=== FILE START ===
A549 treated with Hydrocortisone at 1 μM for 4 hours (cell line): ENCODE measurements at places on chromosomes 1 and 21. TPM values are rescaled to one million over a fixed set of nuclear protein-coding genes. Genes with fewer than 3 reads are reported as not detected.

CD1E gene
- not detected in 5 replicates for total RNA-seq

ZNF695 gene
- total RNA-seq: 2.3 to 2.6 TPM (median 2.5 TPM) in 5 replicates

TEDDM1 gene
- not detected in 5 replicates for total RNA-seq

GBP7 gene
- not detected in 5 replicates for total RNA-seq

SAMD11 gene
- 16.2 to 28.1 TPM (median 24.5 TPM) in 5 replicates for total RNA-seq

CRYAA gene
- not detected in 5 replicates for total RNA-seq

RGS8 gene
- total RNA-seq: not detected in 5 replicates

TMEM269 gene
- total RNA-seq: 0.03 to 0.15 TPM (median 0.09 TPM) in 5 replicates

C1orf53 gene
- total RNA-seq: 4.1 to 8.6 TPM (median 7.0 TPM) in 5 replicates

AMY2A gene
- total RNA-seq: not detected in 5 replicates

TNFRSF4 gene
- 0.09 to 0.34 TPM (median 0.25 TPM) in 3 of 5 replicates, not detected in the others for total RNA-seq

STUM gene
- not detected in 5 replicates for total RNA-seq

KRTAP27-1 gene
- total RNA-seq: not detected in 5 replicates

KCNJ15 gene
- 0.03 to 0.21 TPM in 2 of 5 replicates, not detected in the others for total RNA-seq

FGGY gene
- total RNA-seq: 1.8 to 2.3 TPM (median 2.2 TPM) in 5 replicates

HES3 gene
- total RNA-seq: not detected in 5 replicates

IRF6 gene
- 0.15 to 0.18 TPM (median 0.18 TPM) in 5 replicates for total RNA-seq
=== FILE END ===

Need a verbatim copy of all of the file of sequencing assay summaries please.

A549 treated with Hydrocortisone at 1 μM for 4 hours (cell line): ENCODE measurements at places on chromosomes 1 and 21. TPM values are rescaled to one million over a fixed set of nuclear protein-coding genes. Genes with fewer than 3 reads are reported as not detected.

CD1E gene
- not detected in 5 replicates for total RNA-seq

ZNF695 gene
- total RNA-seq: 2.3 to 2.6 TPM (median 2.5 TPM) in 5 replicates

TEDDM1 gene
- not detected in 5 replicates for total RNA-seq

GBP7 gene
- not detected in 5 replicates for total RNA-seq

SAMD11 gene
- 16.2 to 28.1 TPM (median 24.5 TPM) in 5 replicates for total RNA-seq

CRYAA gene
- not detected in 5 replicates for total RNA-seq

RGS8 gene
- total RNA-seq: not detected in 5 replicates

TMEM269 gene
- total RNA-seq: 0.03 to 0.15 TPM (median 0.09 TPM) in 5 replicates

C1orf53 gene
- total RNA-seq: 4.1 to 8.6 TPM (median 7.0 TPM) in 5 replicates

AMY2A gene
- total RNA-seq: not detected in 5 replicates

TNFRSF4 gene
- 0.09 to 0.34 TPM (median 0.25 TPM) in 3 of 5 replicates, not detected in the others for total RNA-seq

STUM gene
- not detected in 5 replicates for total RNA-seq

KRTAP27-1 gene
- total RNA-seq: not detected in 5 replicates

KCNJ15 gene
- 0.03 to 0.21 TPM in 2 of 5 replicates, not detected in the others for total RNA-seq

FGGY gene
- total RNA-seq: 1.8 to 2.3 TPM (median 2.2 TPM) in 5 replicates

HES3 gene
- total RNA-seq: not detected in 5 replicates

IRF6 gene
- 0.15 to 0.18 TPM (median 0.18 TPM) in 5 replicates for total RNA-seq